(“Well, at least I didn’t pull on the inside rein!”)
Recently on one of those community Facebook pages someone posed the question “What’s the most important quality to establish in your horse?” If you discount the glib, knee-jerk clichéd replies, it’s a question that defies a single answer given the huge variation from one horse to the next and how differently one trainer approaches his work from another. Rather than settle on an agreed conclusion, the query was more raised to provoke discussion.
In DRESSAGE Unscrambled I suggested that the training scale or training pyramid is often misconstrued by well intentioned neophytes. I prefer to think of it as a training soap bubble. This is because the qualities which we seek to develop are so intertwined and codependent that it is unrealistic to view them as a linear progression. While rhythm and relaxation are the foundation level of the pyramid, depending on the horse’s issues it may be necessary to “jump ahead” and try to make him straighter or more flexed (or whatever) before that primary goal can be achieved.
Establishing relaxation, we know, is vital but it doesn’t mean waiting endlessly for a passive, noninvolved mindset to develop in your horse … at which point he is no closer to being trainable and may even be more perturbed if his new normal is suddenly disrupted.
If you are successfully working your way up through the levels of dressage on an appropriate horse, what I’m about to say will seem very foreign, but not every rider is as fortunate as you. Highest on my list of desirable rider skills is Survival. That may seem laughably obvious, but more than once I have heard a rider who had just (barely) escaped a very dangerous situation explain, “Well, at least I didn’t pull on the inside rein!” This is akin to remembering to fold your napkin after your ship hit the iceberg. Nice, but it won’t reserve you a place in heaven. There are simply times that Undressage trumps any classical artifice you have been taught. I met one woman in a clinic whose slavish devotion to a 20 m circle only produced an egg which bulged towards the gate every time she passed it. Short term solution–-abandon the circle. For that matter abandon the arena. Forget about being on the bit. Practice making the horse go straight, remaining in the corridor between her two legs no matter where she pointed him anywhere in her workspace. First things first!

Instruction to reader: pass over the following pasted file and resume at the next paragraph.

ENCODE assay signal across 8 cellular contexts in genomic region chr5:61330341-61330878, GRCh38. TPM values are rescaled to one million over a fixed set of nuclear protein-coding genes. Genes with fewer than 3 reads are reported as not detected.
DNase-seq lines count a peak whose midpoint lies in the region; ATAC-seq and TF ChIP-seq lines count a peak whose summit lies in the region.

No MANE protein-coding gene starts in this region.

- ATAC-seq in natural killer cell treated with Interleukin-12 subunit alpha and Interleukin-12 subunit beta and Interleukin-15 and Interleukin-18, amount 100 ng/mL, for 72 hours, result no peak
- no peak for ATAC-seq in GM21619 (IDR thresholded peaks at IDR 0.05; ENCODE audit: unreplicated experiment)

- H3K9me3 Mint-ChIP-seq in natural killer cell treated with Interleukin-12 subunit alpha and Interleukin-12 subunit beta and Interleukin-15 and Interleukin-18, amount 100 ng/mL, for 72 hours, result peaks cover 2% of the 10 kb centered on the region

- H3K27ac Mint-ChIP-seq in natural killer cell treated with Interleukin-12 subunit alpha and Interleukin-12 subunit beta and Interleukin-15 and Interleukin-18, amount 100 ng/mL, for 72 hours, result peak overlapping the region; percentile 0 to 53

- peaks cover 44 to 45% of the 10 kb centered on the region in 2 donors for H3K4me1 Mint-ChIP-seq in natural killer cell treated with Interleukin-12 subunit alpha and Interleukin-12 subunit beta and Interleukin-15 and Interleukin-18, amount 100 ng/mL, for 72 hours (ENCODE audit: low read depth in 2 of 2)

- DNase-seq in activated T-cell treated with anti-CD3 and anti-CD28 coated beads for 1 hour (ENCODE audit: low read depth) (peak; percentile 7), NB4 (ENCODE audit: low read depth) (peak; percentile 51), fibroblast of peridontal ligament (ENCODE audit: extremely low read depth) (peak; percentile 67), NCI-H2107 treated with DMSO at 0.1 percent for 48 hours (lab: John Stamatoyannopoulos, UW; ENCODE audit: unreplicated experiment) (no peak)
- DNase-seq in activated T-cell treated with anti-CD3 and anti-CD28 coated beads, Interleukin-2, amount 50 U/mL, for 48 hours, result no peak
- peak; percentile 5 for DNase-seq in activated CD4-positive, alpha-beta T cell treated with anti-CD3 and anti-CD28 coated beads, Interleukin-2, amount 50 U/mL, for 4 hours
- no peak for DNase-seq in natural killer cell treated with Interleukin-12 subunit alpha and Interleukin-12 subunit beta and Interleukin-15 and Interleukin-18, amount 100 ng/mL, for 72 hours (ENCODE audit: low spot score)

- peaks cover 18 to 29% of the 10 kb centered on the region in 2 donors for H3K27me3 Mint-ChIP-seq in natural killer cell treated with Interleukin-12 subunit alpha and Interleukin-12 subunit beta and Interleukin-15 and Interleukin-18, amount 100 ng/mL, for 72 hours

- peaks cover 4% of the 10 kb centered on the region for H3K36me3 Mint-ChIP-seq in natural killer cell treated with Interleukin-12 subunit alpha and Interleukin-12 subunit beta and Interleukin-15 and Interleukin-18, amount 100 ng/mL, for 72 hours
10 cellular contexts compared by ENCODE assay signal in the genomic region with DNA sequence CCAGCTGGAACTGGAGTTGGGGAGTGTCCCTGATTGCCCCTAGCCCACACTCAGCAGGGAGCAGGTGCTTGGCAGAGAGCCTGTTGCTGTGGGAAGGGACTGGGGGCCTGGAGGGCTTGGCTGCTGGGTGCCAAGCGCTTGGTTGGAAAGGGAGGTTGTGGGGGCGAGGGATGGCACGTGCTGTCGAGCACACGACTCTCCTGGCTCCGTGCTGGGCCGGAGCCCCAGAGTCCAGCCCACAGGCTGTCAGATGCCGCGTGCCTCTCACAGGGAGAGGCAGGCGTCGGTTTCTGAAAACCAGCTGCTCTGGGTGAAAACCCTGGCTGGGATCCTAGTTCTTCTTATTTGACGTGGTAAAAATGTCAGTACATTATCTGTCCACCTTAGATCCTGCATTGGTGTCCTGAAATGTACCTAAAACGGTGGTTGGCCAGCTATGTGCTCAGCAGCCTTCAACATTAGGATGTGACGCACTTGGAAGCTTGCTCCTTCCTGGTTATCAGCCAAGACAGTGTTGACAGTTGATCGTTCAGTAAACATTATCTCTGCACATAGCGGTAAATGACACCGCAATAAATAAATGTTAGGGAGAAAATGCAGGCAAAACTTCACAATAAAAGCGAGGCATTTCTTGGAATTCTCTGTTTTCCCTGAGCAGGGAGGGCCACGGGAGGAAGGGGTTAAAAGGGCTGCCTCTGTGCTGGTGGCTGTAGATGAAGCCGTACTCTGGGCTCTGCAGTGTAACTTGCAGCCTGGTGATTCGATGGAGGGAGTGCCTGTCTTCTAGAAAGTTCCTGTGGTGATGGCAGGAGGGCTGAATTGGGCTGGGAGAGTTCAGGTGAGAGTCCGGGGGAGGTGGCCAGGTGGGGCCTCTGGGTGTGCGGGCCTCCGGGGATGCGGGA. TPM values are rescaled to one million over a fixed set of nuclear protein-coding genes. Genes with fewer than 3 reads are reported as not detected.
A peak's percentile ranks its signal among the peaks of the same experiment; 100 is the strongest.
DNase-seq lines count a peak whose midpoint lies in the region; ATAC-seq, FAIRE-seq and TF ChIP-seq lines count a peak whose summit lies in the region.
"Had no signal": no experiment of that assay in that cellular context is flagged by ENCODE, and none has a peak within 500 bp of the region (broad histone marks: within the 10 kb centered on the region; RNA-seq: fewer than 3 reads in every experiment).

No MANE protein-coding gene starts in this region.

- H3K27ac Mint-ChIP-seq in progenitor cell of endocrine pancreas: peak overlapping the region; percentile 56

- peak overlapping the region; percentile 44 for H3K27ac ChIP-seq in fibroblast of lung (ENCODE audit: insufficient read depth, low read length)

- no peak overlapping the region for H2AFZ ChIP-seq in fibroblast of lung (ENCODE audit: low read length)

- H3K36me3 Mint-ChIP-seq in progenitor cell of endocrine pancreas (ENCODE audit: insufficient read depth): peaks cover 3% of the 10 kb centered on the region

Or as I said earlier, sometimes second things first. Charles deKunffy once told me, it is a trainer’s responsibility to enhance the gaits of the horse. That’s a long-term strategic goal. However, there may be moments where a short-term sacrifice of the movement is necessary to create the right working relationship.
So again at a clinic along came a big coming-four year old stallion ridden for his owner by a talented and athletic young man. In this new environment the horse was acting out in extreme ways. Watching them, as he spun and leapt I doubted I could have stayed on top of him. Or at my age had wanted to try. Eventually he settled and moved in an adequate but totally uninspired manner. He was round. He tracked up. The way he went was probably worth a Training Level seven. But he was hardly a picture of what I wished I could take home with me despite his billing as a fancy young stallion I was supposed to slather over. He was not greatly stressed–-not really intimidated—but he had politely retreated into his shell and obediently offered only the most mundane way of going. By the clinic’s third day his erratic behaviors had totally disappeared but he just looked unspecial. Now it was time to grant him freedom. This was not freedom to make things up on his own but rather offering him space within the aids to flow forward and get loose. Initially in this phase we made no attempt to shape his top line—simply rode him forward into space or at best a passive contact and a stabilized tempo. Because at this point he was not inclined to run off, we made many lengthenings, inviting him to step way up under himself and to feel free to throw his shoulders. And as the quality of his movement reemerged, the next step was to surround him with the aids again.
Putting this young horse as together as much as his rider had is not necessarily in your standard playbook. It was a necessity born of the stallion’s assertive personality. Later asking him to work on a long or loose rein and rediscover his exotic movement isn’t either, but by then his reactions and expectations had changed. He had earned the right to express himself and had bought into the “trained” context in which to do it.
On reading all this I don’t want you to conclude I am just preaching Undressage. However, I remind you of that line “To a hammer, every problem looks like a nail.” Switching images, a good doctor will often tell you her (or his) most important skill is making an accurate diagnosis of the patient’s problem. From this (with appropriate creativity when required) they can solve the problem. And so can you.